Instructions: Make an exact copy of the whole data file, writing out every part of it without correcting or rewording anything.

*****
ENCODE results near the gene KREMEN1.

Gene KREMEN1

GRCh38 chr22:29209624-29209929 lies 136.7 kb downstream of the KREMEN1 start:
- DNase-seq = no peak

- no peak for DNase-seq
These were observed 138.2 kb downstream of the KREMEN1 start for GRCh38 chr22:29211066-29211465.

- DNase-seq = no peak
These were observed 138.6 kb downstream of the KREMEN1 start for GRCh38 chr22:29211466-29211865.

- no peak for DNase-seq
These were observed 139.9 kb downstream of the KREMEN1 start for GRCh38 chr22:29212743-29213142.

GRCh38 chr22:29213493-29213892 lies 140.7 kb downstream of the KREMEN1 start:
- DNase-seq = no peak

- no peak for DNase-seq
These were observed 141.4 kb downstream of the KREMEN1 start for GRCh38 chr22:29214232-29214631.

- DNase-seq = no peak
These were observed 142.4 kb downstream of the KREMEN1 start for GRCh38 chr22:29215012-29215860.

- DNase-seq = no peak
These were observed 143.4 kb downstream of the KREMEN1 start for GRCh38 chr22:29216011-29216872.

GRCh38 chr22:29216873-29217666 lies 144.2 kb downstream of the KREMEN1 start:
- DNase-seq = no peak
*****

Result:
ENCODE results near the gene KREMEN1.

Gene KREMEN1

GRCh38 chr22:29209624-29209929 lies 136.7 kb downstream of the KREMEN1 start:
- DNase-seq = no peak

- no peak for DNase-seq
These were observed 138.2 kb downstream of the KREMEN1 start for GRCh38 chr22:29211066-29211465.

- DNase-seq = no peak
These were observed 138.6 kb downstream of the KREMEN1 start for GRCh38 chr22:29211466-29211865.

- no peak for DNase-seq
These were observed 139.9 kb downstream of the KREMEN1 start for GRCh38 chr22:29212743-29213142.

GRCh38 chr22:29213493-29213892 lies 140.7 kb downstream of the KREMEN1 start:
- DNase-seq = no peak

- no peak for DNase-seq
These were observed 141.4 kb downstream of the KREMEN1 start for GRCh38 chr22:29214232-29214631.

- DNase-seq = no peak
These were observed 142.4 kb downstream of the KREMEN1 start for GRCh38 chr22:29215012-29215860.

- DNase-seq = no peak
These were observed 143.4 kb downstream of the KREMEN1 start for GRCh38 chr22:29216011-29216872.

GRCh38 chr22:29216873-29217666 lies 144.2 kb downstream of the KREMEN1 start:
- DNase-seq = no peak